The World Cup is not the only event to look out for in Brazil this year. Brazil has been developing two significant pieces of privacy legislation since the late 2000s, and it looks like they may be voted on soon. The Marco Civil da Internet (“Civil Internet Bill”) would establish what some have called an “Internet Bill of Rights” that includes data protection requirements and the preservation of net neutrality. The Data Protection Bill would establish a comprehensive, European-style data protection framework governing the processing of all personal data. The proposed laws would replace Brazil’s current sector-specific privacy framework. Brazil is the fifth largest country in the world, and the number of Brazilian Internet and smartphone users is growing rapidly. The new laws would therefore have a significant impact on organizations offering digital products or services to Brazilian consumers. We here provide background on the proposed laws and insights as to their potential impacts.

In 1988, Brazil was at the forefront of Latin American privacy law when the country implemented habeas data rights in its federal constitution. Habeas data provides individuals with the right to file a judicial complaint requesting access to, correction of, or deletion of the data that organizations are holding about them. Several Latin American countries soon followed Brazil in providing these constitutional rights. Brazil’s desire to attract international business, especially from the European Union, may well have been one of the reasons that the country for years has been debating whether to follow the eight Latin American countries that have passed comprehensive data protection laws or regulations modeled on the European Union’s framework and replace Brazil’s sector-specific framework with the Data Protection Bill and the Civil Internet Bill.  

Legislative inertia and the lack of uniform support for the bills have prevented the initiatives from being passed in recent years. However, recent NSA surveillance revelations have reignited the push for data protection reform. Dilma Rousseff, Brazil’s President, has been a vocal critic of U.S. surveillance practices and was actively pressing for data protection reform in the last few months of 2013.  

Brazil’s Civil Internet Bill would do more than just establish online privacy protections. The draft legislation effectively establishes an Internet Bill of Rights for Brazilians. These rights include privacy protections along with a fundamental right to access the Internet and a mandate for net neutrality. The law also regulates the enforcement of digital copyright issues and the online collection of evidence in criminal and civil investigations. In recent months, President Rousseff and members of the Worker’s Party have added new provisions to the Civil Internet Bill. The most controversial of these is a data localization rule, which would give Brazil’s executive branch the right to force operators of online services to store Brazilian data only in Brazilian data centers. Other amendments to the Civil Internet Bill include requiring service providers to obtain express consent from users prior to processing personal data online and providing that companies violating the Bill would be subject to suspension of Brazilian data collection activities or fines of up to 10% of the organizational revenues.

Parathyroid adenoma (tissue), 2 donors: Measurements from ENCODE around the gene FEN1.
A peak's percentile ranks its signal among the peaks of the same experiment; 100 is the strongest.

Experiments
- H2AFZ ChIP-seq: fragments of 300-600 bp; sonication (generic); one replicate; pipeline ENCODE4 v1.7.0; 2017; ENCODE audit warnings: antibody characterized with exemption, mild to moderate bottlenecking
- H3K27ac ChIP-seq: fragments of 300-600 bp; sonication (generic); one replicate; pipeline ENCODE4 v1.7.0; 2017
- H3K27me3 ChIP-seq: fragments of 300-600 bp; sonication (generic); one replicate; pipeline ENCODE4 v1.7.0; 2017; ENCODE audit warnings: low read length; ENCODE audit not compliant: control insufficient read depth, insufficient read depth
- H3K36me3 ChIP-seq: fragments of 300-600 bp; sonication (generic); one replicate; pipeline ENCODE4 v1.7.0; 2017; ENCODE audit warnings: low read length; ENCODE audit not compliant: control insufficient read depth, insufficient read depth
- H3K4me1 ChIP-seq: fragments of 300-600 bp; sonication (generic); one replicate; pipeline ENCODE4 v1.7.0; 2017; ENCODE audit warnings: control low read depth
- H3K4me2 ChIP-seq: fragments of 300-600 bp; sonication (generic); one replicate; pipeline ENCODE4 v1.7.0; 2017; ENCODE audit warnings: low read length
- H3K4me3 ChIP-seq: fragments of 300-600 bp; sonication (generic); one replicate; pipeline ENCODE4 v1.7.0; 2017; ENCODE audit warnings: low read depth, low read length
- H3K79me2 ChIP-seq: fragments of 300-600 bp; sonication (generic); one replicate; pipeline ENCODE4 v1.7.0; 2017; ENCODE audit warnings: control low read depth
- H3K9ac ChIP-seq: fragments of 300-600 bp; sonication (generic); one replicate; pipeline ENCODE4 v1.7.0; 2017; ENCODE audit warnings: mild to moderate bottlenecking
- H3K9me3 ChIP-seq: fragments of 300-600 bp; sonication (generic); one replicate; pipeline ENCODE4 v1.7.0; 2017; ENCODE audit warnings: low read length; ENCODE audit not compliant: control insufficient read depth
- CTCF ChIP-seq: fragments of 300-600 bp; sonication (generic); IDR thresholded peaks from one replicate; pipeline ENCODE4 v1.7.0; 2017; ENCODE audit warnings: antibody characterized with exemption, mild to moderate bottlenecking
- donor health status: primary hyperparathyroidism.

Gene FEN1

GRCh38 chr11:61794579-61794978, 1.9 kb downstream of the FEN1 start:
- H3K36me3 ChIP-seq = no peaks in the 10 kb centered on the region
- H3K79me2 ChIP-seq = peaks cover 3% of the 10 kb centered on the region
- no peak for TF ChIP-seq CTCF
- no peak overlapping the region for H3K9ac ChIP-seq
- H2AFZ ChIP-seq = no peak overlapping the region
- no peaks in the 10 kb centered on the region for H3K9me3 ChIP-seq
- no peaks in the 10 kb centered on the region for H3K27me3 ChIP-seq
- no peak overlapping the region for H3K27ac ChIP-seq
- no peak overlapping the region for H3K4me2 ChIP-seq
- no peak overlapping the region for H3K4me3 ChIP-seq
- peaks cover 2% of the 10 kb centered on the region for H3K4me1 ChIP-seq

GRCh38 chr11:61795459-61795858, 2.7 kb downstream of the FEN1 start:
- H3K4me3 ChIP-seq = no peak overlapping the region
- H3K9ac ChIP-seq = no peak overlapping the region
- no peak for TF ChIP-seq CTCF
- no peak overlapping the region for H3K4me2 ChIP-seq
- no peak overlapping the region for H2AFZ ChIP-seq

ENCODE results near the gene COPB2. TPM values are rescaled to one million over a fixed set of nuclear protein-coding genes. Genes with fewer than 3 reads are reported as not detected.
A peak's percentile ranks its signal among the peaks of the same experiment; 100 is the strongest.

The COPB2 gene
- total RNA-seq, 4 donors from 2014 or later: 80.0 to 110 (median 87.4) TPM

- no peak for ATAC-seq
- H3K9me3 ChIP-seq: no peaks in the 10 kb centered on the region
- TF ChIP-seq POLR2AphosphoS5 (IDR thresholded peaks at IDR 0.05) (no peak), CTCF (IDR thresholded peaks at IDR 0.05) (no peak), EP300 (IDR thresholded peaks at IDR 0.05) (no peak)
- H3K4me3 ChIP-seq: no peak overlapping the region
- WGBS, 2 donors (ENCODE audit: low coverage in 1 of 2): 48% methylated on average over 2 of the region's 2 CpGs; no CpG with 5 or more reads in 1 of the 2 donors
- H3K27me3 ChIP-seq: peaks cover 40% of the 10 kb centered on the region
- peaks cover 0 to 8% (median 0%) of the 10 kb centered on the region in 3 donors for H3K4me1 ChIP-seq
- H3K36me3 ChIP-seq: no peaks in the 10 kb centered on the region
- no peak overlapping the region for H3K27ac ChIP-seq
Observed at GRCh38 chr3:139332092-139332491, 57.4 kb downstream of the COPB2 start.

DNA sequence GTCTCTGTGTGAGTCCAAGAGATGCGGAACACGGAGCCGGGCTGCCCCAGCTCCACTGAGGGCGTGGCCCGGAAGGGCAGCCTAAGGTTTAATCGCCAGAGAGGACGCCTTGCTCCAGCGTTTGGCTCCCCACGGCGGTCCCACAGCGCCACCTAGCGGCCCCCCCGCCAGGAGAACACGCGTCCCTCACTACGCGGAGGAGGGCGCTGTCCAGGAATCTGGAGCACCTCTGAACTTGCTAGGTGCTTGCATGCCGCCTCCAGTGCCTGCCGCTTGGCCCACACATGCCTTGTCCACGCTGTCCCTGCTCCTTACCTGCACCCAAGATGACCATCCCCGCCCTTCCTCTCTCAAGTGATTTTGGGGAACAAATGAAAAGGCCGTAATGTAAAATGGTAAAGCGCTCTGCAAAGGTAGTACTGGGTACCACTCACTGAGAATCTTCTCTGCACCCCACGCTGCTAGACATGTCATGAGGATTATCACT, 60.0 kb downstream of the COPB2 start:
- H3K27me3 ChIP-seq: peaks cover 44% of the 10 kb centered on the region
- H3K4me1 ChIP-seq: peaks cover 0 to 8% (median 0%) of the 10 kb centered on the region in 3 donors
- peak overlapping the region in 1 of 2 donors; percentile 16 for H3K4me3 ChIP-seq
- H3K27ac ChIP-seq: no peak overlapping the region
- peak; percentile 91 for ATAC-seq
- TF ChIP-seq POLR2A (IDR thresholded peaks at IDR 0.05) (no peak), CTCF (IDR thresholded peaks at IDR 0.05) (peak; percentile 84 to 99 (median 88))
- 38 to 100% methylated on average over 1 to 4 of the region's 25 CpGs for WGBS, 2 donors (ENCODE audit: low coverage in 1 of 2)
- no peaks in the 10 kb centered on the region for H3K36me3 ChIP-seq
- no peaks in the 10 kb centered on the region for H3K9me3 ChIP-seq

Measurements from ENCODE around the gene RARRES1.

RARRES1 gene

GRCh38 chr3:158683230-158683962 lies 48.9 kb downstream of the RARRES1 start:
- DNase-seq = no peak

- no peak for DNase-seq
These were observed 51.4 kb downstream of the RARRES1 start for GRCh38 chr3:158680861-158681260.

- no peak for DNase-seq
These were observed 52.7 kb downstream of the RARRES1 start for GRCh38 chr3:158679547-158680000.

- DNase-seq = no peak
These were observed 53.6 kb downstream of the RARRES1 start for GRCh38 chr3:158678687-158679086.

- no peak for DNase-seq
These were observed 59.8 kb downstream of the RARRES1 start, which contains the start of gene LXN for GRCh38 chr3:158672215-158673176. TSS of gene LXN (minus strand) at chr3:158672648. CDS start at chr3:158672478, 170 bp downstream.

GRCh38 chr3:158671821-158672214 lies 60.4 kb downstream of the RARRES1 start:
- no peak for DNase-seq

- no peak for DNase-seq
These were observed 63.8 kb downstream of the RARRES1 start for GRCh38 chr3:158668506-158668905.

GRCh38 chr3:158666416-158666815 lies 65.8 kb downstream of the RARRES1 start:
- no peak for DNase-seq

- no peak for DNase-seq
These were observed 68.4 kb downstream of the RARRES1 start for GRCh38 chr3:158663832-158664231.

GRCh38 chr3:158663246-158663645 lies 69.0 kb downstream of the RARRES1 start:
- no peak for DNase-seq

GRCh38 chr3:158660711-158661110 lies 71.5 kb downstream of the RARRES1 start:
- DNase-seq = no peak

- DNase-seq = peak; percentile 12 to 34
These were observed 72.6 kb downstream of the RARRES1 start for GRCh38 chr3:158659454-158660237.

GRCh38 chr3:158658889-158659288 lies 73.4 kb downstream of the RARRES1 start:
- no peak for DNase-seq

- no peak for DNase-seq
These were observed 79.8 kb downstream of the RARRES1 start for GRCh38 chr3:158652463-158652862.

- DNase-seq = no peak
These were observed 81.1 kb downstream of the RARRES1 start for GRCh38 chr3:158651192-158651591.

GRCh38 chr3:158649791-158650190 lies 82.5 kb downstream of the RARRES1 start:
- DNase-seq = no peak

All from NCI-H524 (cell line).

Critics have argued that the Civil Internet Bill, especially with its localization requirements, would raise operating costs significantly for companies doing business in Brazil. Several industry groups have noted that the localization requirements would undermine the decentralized nature of the Internet, which has facilitated the growth of global digital trade.  

Brazil’s Data Protection Bill is modeled primarily on the European Data Protection Directive and would regulate the online and offline processing of personal data. The bill would give Brazilians the rights to access, correct, and delete personal data and require that organizations generally obtain express, informed consent prior to processing a Brazilian’s personal data. The Data Protection Bill would create a data protection authority, the National Data Protection Council. In the event of a data breach, companies would be required to notify the Council and sometimes the media. Like the EU data protection framework, the Data Protection bill would generally prohibit organizations from transferring personal data to countries not providing adequate protections for personal data. Although the Data Protection Bill does not specify which countries do provide adequate protections, it is likely that the Data Protection Council would not deem the United States to be one of those countries. Organizations violating the Data Protection Bill would face penalties of up to 20% of organizational revenue.

If one or both of these bills are passed into law, companies with Brazilian operations would likely have to implement significant changes to their privacy and security practices. Data localization requirements and cross-border transfer restrictions would have a substantial effect on business operations with questionable privacy and security benefits. For example, cyberattacks can occur no matter where data is stored.

In spite of the arguments being raised against the bills, however, the desire to establish Brazil as a leading player in the Global Multistakeholder Meeting on the Future of Internet Governance to be held in São Paulo on April 23-24 may well prompt the Brazilian legislature to pass one or both laws in the next few months. Some reports indicate that the Civil Internet Bill will be voted on in February. A vote on the Data Protection Bill is likely to happen soon after. We will be watching the developments closely and evaluating how the changes may effect Brazilian companies as well as Latin American and global trade.


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